Where's Planet 9? In these sky plots, black indicates plausible locations that cannot be fully explored by existing surveys. (Credit: Brown & Batygin) It seems like your search would need to cover nearly half the sky. How do you know even roughly where to look? When Planet 9 is closest to the sun, it’s bright enough that you could see it with some high-end backyard telescope. Even on the more distant parts, it would have easily been seen by existing wide-field sky surveys. We’ve looked at all of the data from surveys that have happened so far, and we’re able to rule out nearly all of the orbit except the most distant locations in the northern sky [where it is faintest, and also where it spends the most amount of time in its orbit]. What if you finish your search and find a big, fat nothing? There’s always a chance you get extremely unlucky, and the six times you’re looking where Planet 9 is it happens to align with a star and you miss it. But no matter where Planet 9 is in its orbit, it is well within the capabilities of Subaru, so I’d say our chances are quite good. Even if we don’t find it, we’ll be finding may more of the smaller objects that point to where it is, so we will be increasingly narrowing the search path. Still, it's possible that we’re just wrong and it’s not there. If we continue to find objects and they don’t fit the pattern that we think we see, that means we were fooled. I think the probability of that is minuscule, but it’s easy to prove us wrong. If anyone is going to prove us wrong we’d like to be the ones to do it, so we’re working hard at that, too. If you are right, what kind of an object is Planet 9? Where could it have come from, and how did it end up so far away? The discovery of the Kuiper Belt [beyond Neptune] 20 years ago started telling us about the history of the outer solar system. We started seeing things like Pluto with high eccentricity orbits in resonance with Neptune. That pattern immediately cemented the idea that giant planets migrated through the early solar system, which 20 or 25 years ago was considered crazy talk. To me that’s been one of the most profound things we've learned from looking at the outer solar system. We think Planet 9 is an ejected planetary core, [a partially formed planet] ejected from the Jupiter-Saturn region during a period of instability in the formation of the solar system. It could be there were not just five cores [Jupiter, Saturn, Uranus, Neptune, and Planet 9] but six cores, seven cores...we have no idea how many cores could have formed, and a couple of them got ejected early. All these things are possibilities. Finding Planet 9 will allow us to start exploring which of these makes the most sense. What else might be hidden out beyond the Kuiper Belt? There could be lunar-mass, Mercury-mass, maybe even Mars-mass things. I have always assumed that Pluto and Eris are not the biggest part of that population and we will see things 1.5 times or twice their size as we look farther into the objects that are being pulled around by Planet 9. The fun part is that the search for Planet 9 is exactly the way we search for these other objects. We are going to be reeling in many other small bodies of the outer solar system and reading their signatures so we can find out what else is going on out there.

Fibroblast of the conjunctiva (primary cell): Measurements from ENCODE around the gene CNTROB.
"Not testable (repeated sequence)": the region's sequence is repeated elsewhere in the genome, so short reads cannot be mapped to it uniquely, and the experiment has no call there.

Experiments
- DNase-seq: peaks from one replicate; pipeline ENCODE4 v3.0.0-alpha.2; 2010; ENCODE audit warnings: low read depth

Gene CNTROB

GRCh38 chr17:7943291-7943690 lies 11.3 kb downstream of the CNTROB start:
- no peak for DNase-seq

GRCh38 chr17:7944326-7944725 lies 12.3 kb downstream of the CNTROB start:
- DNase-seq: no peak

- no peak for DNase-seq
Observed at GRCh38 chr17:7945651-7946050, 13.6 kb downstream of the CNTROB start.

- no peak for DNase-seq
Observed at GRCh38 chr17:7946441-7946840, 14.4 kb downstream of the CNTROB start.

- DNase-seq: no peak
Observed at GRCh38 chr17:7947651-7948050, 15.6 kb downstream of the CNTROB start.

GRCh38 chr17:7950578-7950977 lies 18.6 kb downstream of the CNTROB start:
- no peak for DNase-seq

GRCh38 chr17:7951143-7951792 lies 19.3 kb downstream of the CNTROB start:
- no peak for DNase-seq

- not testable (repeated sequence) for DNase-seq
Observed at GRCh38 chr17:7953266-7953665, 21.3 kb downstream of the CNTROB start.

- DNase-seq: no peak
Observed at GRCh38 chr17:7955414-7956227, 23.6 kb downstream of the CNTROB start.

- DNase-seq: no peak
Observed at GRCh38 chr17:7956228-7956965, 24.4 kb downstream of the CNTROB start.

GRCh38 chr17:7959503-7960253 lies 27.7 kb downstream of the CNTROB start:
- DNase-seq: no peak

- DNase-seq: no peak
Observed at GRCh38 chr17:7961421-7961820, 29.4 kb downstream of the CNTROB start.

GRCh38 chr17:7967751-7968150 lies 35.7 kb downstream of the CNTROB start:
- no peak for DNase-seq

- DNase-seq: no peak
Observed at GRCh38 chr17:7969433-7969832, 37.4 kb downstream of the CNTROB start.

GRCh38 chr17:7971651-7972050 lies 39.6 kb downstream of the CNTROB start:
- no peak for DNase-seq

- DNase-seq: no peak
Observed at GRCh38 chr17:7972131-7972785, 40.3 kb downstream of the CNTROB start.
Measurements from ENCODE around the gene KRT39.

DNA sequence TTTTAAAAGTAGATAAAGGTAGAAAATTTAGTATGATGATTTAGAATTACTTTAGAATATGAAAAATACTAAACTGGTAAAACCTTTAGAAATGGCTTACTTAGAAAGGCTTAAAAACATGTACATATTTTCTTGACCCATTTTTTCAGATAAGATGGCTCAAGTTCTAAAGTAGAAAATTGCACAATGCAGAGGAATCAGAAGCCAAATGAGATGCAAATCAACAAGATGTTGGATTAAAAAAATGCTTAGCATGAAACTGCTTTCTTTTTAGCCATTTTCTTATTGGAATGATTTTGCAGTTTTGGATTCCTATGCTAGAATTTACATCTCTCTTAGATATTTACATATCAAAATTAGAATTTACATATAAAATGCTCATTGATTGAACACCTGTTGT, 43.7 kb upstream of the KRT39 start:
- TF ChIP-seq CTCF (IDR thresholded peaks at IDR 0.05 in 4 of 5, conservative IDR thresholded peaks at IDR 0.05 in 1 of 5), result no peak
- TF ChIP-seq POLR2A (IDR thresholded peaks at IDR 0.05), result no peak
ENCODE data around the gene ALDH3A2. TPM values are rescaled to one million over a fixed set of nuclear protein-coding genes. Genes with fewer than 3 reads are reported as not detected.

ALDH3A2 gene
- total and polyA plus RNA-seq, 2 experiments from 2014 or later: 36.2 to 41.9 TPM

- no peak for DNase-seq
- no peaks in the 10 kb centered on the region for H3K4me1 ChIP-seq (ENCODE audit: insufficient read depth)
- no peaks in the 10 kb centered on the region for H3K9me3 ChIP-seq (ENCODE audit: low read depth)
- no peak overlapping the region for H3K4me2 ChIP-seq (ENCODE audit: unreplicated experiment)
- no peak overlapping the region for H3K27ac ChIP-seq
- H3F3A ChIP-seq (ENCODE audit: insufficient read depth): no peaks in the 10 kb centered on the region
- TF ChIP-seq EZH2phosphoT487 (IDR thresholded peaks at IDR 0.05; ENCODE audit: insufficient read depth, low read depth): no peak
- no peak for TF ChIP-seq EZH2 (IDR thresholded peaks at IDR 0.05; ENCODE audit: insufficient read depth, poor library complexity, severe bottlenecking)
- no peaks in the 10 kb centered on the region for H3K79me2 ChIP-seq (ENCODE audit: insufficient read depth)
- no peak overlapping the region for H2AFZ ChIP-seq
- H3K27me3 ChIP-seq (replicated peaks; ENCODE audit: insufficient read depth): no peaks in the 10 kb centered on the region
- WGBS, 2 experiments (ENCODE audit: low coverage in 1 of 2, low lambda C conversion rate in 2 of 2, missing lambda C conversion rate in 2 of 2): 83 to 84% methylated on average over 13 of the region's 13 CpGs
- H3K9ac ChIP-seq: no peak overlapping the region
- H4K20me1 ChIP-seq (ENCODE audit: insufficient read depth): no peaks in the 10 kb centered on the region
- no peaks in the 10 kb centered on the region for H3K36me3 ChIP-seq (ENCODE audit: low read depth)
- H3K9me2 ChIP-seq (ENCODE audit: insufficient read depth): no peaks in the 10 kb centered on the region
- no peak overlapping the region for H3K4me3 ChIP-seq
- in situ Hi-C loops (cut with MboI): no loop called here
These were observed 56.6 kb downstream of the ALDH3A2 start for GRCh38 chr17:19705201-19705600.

The Large Synoptic Survey Telescope, under construction in Chile, is the next (last?) great hope for finding exotic new worlds in the far outer solar system. (Credit: LSST Project Office) Given how hard it is to observe the faint outer solar system, how will we ever see these things? We will eventually have enough time on Subaru to do the Planet 9 search. Our goal is to find it, and then study it to death over the next couple years. That's just the first step. Then we take a look at it with every telescope we can get our fingers on and see what the heck this thing is. Next there's the Large Synoptic Survey Telescope, LSST, which comes on line in 2022 or 2023. It will do an an all-sky survey and will fill in tens of thousands of objects in the Kuiper Belt. We’ll also be able to find hundreds if not more of the more distant objects like Sedna, which will be affected by things that are even farther out. I guarantee you that we will see patterns that we didn’t anticipate, and then we’ll start looking to see what’s causing these other patterns in the outer solar system. Around 200 to 400 AU [200-400 times Earth's distance from the sun, out to about ten times Pluto's distance] is the main region of what LSST can see. After LSST…there aren’t any other large-scale survey instruments planned. I don’t know what we’ll have to do. That’s a scary thing to think about, and I haven’t really been focusing on that question yet. So is that it? Are we really that close to the limits of vision in our very own solar system? We could start looking at long-period comets to see if we can glean any information from those guys. We honestly don't know what patterns to look for, which is why we haven't done it yet! I would desperately like to explore this part of the solar system and just see these things with my own eyes.